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Method of Preserving High-level Dependence Analysis for Low-level Compiler Optimizations Disclosure Number: IPCOM000021065D
Original Publication Date: 2003-Dec-19
Included in the Prior Art Database: 2003-Dec-19
Document File: 3 page(s) / 41K

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This invention introduces a compact way to preserve the high-level dependence analysis information for low-level optimizations.

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Method of Preserving High-level Dependence Analysis for Low-level Compiler Optimizations

Modern compilers typically consist of multiple optimization phases and use multiple intermediate languages (ILs) which are appropriate for the kinds and degree of high-level and low-level transformations to be performed. The intermediate languages for high-level transformation could be a form suited for machine-independent optimizations, and may include whole program analysis and source code level information. The low-level intermediate languages are often for machine-dependent optimizations, particularly for machine code generation for a specific instruction set and hardware platform. One of the important issues is how to preserve the information from high-level to low-level languages in a precise and compact way, so that low-level optimizations can utilize the high-level analysis.

IBM XLC/XLF compilers perform high-level transformations using a compact high-level intermediate language WCODE on an abstract stack machine. Low-level optimizations and code generation use an intermediate language named XIL (Extended Intermediate Language), which is similar to generic assembly code with some machine-specific constructs. During the high-level optimization phase, a detailed dependence analysis is performed which identifies if particular uses of program variables could access the same memory during execution of the program. For example, a variable 'a' may access the same memory as a pointer 'b', if the pointer is set to address of 'a'. High-level dependence analysis can often determine for a specific point in the program if 2 memory accesses through variables could access the same memory. If it is not possible that 2 particular memory accesses overlap, then it can be said that these accesses are independent of each other.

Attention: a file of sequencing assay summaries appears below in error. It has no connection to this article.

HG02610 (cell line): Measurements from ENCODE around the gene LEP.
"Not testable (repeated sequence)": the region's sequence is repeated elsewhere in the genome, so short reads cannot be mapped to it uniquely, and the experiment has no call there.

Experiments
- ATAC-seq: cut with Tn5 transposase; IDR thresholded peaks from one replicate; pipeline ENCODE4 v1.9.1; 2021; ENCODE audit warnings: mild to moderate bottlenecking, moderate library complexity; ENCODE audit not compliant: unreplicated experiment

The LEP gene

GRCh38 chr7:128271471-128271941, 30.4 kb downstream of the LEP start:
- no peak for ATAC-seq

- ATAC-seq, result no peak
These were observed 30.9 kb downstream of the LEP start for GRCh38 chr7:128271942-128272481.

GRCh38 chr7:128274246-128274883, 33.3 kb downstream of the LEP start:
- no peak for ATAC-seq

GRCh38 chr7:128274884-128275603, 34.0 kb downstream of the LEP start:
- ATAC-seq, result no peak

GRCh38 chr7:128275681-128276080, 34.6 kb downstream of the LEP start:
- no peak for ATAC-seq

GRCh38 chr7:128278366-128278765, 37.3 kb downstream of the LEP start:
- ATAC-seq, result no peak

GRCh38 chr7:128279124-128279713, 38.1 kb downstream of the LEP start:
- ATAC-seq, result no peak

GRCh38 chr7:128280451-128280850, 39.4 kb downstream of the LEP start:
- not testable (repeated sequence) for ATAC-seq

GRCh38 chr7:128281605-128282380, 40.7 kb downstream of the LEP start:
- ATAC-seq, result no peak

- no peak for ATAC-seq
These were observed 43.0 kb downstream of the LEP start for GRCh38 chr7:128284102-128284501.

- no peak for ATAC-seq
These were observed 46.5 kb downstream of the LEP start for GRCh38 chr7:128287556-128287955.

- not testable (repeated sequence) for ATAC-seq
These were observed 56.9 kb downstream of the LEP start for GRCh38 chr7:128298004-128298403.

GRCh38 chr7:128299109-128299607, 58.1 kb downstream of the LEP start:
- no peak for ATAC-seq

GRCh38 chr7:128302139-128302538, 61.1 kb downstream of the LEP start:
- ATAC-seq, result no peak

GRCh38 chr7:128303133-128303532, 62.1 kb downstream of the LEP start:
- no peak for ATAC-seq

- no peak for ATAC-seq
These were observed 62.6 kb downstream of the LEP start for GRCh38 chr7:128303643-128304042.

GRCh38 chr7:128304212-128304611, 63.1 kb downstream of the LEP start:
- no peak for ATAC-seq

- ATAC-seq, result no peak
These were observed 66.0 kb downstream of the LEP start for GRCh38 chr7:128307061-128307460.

One application of high-level dependence analysis is to determine when iterations of a loop have no data dependences between them. Data dependencies between loop iterations are called 'loop carried dependences'. If all of the memory accesses of iteration i of a loop are independent of all of the memory accesses of iteration i + 1 of the loop, then the 2 iterations can be said to be independent of each other. Furthermore, if iteration i of the loop is independent of all successive iterations of the loop, then the loop has the unique property that there is no limitation to how many loop iterations can be executed simultaneously. For our purposes, we will describe loops with this property as being loop-independent.

There exists a method for conveying the information that a loop has the loop-independent property from high-level dependence analysis to low-level optimizations. This method is to insert a directive instruction into the code of the loop, marking it as loop-independent. The instruction will only exist in the intermediate language and will not turn into any generated instructions in the final object code, so its only purpose i...